Some of us can testify that we have on numerous occasions received unsolicited fitness advice in the gym. There are two sides to this. Some of the advice is legit while the rest is just broscience. The solid and legit fitness advice is welcome because it saves us, especially beginners, from making cringe-worthy fitness mistakes.
The first time I signed up for a gym contract, I expected something incredible to happen to my body. How it was going to happen though, I didn’t know and had no proper plan.
As a result, I started doing what everyone was doing. I was that girl you often see in the gym who runs on the treadmill for hours on end. If I saw someone with a great body on Youtube, following a certain program, I would hop on (well, for a few weeks and then I would abandon ship and seek something else that would give me faster results).
I would compare myself to others who were far along the fitness journey than I was. This comparison always left me feeling both inadequate and demotivated to carry on with my fitness journey.
It wouldn’t be a strange thing to say that 80% of people in the gym start out almost the same way, as I did, especially if they do not hire a fitness trainer to guide them through at least the first few weeks.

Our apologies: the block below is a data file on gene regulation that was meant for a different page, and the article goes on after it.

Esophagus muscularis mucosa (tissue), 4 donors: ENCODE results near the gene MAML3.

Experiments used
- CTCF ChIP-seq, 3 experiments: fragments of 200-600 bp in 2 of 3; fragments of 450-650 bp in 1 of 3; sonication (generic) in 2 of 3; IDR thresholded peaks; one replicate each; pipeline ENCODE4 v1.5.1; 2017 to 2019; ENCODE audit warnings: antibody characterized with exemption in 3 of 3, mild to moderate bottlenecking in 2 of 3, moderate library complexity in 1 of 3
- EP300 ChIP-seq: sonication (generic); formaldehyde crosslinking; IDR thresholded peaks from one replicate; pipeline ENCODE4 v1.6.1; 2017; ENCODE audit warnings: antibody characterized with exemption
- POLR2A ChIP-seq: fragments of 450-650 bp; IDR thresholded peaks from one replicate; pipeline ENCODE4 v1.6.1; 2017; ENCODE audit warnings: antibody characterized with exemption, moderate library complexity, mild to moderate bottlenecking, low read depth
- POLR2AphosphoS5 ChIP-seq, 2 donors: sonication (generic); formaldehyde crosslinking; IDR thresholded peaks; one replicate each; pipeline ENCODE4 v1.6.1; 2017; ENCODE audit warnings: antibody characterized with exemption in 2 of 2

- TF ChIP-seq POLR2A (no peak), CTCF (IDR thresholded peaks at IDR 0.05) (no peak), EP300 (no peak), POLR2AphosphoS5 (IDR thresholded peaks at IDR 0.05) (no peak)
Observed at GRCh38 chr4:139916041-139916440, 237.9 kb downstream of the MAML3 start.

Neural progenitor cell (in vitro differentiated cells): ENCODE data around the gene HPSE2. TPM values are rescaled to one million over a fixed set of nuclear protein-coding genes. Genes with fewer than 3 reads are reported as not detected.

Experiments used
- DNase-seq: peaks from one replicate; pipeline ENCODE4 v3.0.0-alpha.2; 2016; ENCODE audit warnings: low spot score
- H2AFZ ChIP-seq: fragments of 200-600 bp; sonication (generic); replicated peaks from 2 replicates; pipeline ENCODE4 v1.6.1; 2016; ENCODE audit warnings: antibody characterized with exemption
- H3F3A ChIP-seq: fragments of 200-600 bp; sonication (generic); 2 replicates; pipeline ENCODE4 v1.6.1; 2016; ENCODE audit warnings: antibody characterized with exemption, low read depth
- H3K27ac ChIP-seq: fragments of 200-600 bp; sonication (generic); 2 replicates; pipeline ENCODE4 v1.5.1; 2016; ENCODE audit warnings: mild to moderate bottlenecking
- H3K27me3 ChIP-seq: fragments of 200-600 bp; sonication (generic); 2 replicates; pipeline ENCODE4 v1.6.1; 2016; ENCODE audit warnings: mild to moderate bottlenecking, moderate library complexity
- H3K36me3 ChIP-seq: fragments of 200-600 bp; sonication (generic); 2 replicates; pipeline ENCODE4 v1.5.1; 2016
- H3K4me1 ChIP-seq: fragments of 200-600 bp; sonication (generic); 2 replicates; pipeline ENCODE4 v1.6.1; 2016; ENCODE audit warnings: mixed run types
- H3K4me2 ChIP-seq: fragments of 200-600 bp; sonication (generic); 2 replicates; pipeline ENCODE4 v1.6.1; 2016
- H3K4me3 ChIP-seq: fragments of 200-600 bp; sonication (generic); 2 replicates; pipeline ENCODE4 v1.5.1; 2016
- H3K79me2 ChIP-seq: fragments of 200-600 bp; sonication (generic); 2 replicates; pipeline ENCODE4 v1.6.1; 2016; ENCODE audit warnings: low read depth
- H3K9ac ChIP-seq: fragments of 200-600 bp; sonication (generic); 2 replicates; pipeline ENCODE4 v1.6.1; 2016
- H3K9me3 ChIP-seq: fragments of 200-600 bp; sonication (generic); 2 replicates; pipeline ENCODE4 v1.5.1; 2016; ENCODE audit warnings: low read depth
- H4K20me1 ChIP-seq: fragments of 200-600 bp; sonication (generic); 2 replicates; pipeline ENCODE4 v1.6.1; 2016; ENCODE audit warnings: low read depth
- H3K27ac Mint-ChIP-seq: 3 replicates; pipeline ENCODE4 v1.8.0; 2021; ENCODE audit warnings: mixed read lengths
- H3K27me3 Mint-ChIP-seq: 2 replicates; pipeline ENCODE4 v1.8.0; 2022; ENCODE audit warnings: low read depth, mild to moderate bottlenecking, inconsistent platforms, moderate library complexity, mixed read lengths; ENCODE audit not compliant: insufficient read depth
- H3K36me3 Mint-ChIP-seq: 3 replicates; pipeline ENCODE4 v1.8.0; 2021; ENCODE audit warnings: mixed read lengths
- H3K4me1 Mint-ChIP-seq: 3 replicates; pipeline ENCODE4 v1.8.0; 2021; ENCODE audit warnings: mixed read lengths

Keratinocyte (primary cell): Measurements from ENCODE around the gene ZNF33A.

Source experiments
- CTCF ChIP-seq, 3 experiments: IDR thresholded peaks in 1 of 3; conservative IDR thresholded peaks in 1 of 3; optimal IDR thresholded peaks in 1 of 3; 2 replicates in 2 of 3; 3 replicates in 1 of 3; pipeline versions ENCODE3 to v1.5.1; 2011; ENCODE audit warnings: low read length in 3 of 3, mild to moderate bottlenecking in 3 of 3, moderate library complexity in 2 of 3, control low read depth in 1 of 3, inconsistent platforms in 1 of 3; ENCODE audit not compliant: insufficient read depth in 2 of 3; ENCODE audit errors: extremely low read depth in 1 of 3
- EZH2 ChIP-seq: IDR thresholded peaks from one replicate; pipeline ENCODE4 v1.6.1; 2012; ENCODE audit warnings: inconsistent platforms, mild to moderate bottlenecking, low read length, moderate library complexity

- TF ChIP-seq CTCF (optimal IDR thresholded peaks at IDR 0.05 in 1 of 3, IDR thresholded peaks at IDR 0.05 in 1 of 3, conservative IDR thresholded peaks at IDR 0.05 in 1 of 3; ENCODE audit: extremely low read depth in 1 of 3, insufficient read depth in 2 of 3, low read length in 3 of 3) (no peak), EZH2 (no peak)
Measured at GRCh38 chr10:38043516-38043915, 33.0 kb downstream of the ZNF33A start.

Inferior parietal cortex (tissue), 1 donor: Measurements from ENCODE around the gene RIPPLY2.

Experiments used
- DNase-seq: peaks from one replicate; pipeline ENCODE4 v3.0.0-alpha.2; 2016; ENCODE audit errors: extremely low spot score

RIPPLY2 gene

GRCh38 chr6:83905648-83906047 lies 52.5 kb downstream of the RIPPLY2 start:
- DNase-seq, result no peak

5 Biggest Fitness Mistakes People Make
1. Skipping the Warm-up
During my earlier gym days, I used to waltz into the gym and immediately get started with whatever workout I had on my ‘to do’ list for that particular day.
I was quite observant and noticed that the seasoned folks would take time to warm up before training so I followed suit and years later, I can say my choice was wise.
Warming up helps prevent injury in that it increases blood flow to the muscles, at the same time increasing the muscles’ temperature which leads to faster muscle relaxation and contraction.
The best way to warm up
Depending on your preference, you can warm up for about 5-10 mins with low-intensity cardio or if you are a lifter and like to get straight into moving iron around, you can start off with very light weights and work your way up to your working weight.
2. Ego Lifting
Ego lifters put emphasis on how much weight they can lift before form and range of motion. Picture that person in the gym that is always swinging weights while doing bicep curls or that guy that performs partial squats because the weight is more than they can handle.
Ego lifters want to impress people that aren’t even interested in how much weight they can lift.
I used to lift with my ego at one point until I got trapped under the bar whilst doing bench press (you are allowed to chuckle). I learned from that and chose not to ever compromise my safety and form again.
Ego lifting increases the chances of injury and that is the last thing you want because that injury will leave you out of the gym for quite a while.
Leave your ego at the door, instead focus on getting your form right as well as isolating the targeted muscles in order to get the most out of your workout.
3. Fitness Mistake: Program Hopping